Tuesday, January 04, 2011

News---LOC Offers 412 Images in "The Last Full Measure: Civil War Photographs from the Liljenquist Family Collection"

Liljenquist Family Civil War Photo Exhibition Opens April 12, 2011, Library of Congress, December 15, 2010 and Revised January 4, 2011.

Portrait photographs of the young men who fought in the Civil War, as well as their wives and children—poignant faces that gaze across time—are the subject of a major exhibition at the Library of Congress that will open on April 12, 2011. Nearly 400 ambrotype and tintype photographs showing both Union and Confederate soldiers will be on display.

"The Last Full Measure: Civil War Photographs from the Liljenquist Family Collection" will be free and open to the public from April 12 to August 13, 2011, 8:30 a.m. to 4:30 p.m., Monday through Saturday, in the second-floor South Gallery of the Thomas Jefferson Building, 10 First St. S.E., Washington, D.C. The exhibition commemorates the sesquicentennial of the American Civil War, which started on April 12, 1861, and will serve as a memorial to those who gave their lives during the devastating conflict by displaying images of 360 Union soldiers—one for every 1,000 who died—and 52 Confederate soldiers—one for every 5,000.

The Civil War portraits depict ordinary enlisted men, their loved ones—wives, sisters and children—and some rare images of African American soldiers. Details in the photographs often show firearms, hats, canteens and musical instruments. A sampling of the photographs in the exhibition includes a girl in mourning, an African American Union soldier, and a Confederate soldier, with canteen and cup.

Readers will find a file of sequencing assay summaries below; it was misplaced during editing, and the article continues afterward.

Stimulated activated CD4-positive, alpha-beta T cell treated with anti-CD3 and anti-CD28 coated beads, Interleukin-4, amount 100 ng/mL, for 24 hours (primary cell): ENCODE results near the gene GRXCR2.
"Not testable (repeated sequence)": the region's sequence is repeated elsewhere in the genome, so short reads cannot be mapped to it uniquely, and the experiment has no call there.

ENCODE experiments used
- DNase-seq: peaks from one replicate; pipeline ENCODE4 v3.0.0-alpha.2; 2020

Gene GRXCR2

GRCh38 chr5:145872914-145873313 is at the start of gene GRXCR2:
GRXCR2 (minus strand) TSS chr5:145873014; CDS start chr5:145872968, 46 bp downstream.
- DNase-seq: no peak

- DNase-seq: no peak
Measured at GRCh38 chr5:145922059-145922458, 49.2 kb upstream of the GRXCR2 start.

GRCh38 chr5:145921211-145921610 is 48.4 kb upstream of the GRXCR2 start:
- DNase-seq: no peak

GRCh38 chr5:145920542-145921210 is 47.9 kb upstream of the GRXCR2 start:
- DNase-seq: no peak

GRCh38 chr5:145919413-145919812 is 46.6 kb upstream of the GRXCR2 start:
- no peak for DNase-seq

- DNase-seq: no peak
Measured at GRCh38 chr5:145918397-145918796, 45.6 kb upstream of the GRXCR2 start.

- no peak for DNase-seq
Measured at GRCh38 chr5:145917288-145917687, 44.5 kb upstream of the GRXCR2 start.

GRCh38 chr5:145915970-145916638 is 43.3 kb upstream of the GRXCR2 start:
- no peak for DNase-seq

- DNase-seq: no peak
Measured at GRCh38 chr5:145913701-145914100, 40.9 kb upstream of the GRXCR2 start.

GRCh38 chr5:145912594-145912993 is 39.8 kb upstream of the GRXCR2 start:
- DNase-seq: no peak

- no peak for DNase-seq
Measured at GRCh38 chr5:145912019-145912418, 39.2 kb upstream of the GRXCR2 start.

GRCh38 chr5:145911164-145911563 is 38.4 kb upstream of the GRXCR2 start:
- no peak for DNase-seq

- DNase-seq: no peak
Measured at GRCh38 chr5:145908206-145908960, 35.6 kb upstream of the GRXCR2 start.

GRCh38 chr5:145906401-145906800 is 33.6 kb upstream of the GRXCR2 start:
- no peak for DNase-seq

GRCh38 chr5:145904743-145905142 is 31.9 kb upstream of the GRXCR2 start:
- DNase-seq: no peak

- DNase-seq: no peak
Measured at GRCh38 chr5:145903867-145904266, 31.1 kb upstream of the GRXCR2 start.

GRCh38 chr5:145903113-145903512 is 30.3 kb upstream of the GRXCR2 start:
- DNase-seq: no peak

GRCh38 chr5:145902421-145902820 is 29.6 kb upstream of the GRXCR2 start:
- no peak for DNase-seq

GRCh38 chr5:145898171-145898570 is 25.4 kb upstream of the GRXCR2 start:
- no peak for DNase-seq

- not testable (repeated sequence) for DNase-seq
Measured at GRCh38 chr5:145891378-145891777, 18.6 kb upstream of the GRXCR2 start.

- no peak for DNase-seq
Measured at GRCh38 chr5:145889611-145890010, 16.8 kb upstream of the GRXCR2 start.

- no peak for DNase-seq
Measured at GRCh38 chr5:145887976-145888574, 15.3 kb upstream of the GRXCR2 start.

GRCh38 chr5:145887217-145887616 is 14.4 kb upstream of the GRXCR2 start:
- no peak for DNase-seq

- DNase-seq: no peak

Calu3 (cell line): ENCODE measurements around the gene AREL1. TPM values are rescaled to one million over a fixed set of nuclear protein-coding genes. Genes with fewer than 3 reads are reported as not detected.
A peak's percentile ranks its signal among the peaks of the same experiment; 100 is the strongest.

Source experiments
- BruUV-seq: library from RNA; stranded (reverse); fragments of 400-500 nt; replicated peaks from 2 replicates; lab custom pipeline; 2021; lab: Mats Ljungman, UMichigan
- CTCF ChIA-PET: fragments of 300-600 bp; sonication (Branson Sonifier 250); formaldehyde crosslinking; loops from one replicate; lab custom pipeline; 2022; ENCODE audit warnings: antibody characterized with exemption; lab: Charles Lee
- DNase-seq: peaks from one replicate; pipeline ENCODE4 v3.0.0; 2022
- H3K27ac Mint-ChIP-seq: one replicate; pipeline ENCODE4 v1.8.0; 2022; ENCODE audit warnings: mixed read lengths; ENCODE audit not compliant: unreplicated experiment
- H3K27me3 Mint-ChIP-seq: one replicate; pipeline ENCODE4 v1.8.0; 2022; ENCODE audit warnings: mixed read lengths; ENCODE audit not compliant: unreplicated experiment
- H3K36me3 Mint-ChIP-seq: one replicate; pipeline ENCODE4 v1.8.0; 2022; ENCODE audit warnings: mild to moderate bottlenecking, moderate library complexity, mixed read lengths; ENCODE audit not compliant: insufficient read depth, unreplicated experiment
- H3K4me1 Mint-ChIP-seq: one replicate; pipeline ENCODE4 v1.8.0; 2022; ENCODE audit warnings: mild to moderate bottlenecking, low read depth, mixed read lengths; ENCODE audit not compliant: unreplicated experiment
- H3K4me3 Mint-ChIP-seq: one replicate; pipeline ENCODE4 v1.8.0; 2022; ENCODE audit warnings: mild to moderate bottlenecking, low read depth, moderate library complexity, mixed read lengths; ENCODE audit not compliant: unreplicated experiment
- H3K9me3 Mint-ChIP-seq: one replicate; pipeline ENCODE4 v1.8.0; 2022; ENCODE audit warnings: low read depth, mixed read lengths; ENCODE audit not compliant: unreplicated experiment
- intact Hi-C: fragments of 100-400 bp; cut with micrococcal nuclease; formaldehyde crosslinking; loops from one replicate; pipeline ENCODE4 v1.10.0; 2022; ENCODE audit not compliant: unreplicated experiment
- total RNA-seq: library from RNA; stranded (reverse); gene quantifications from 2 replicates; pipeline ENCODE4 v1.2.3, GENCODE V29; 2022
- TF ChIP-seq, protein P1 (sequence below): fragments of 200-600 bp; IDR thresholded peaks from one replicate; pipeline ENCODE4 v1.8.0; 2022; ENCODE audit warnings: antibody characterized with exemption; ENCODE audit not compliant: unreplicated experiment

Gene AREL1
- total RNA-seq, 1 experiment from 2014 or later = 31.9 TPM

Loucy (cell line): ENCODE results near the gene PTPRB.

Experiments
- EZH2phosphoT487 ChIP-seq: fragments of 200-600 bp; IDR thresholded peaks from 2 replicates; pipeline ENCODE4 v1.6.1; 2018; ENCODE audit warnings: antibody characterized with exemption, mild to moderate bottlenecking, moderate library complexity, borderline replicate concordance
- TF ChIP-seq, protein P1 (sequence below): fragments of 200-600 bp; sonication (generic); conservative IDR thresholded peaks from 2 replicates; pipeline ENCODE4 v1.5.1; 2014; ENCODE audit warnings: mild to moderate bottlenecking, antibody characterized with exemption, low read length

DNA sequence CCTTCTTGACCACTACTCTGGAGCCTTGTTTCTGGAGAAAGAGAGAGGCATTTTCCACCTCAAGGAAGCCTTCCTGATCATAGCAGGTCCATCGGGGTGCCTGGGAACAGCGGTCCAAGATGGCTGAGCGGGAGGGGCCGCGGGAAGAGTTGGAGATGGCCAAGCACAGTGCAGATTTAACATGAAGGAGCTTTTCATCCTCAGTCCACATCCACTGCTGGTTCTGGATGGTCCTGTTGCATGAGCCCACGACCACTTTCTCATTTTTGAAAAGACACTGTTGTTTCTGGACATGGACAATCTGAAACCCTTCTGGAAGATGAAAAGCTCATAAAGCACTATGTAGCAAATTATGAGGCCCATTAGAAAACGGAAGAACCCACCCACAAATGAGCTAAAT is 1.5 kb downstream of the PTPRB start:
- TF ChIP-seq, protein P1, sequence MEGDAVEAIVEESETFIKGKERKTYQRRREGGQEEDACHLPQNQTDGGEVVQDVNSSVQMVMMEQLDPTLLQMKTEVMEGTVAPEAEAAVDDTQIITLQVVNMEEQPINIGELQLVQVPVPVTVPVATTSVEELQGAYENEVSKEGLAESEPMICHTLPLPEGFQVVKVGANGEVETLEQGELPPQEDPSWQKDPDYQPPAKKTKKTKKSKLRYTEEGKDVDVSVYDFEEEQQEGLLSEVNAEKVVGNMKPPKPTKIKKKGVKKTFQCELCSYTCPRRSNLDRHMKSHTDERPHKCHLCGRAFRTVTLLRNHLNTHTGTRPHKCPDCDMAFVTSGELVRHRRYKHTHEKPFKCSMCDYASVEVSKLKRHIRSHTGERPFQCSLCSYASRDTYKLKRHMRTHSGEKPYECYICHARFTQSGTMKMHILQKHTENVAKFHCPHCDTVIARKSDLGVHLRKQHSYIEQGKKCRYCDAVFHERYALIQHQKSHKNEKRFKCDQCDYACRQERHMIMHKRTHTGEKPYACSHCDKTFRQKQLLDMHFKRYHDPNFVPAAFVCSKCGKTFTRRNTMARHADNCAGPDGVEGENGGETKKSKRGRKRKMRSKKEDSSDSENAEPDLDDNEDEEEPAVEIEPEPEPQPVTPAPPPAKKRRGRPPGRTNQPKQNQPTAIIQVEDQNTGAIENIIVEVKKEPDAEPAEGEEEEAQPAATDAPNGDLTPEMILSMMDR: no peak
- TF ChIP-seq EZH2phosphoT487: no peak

Also images can be seen through Flickr Commons, where viewers can assist in identifying individuals and photographers based on such clues as painted backdrops and regimental insignia. In spring 2010, the Library of Congress acquired the exceptional collection of nearly 700 Civil War photographs from the Liljenquist Family of McLean, Va. Tom Liljenquist and his sons—Jason, 19; Brandon, 17; and Christian, 13—generously donated the collection to the Library as a gift to the nation in order to ensure broad public access and long-term preservation.

The Liljenquists became interested in Civil War history after finding bullets and other signs of an encampment near their home in Virginia. As they began to investigate other artifacts from the war, they were especially attracted to the images captured in the photographic formats called ambrotypes (on glass) and tintypes (on metal). On the Library’s website, Brandon Liljenquist describes further his family’s reasons for collecting the photographs and donating them to the Library. Visit www.loc.gov/rr/print/coll/633_lilj_measure.html. The exhibition is made possible through the generous support of HISTORY, the Liljenquist family, and Union Pacific Corp.

To view the entire Liljenquist Family Collection, visit the Prints and Photographs Division online at www.loc.gov/rr/print/caption/captionliljenquist.html.

To view the photos at Flickr Commons, visit www.flickr.com/photos/library_of_congress/sets/72157625520211184/.
Text Source: Library of Congress

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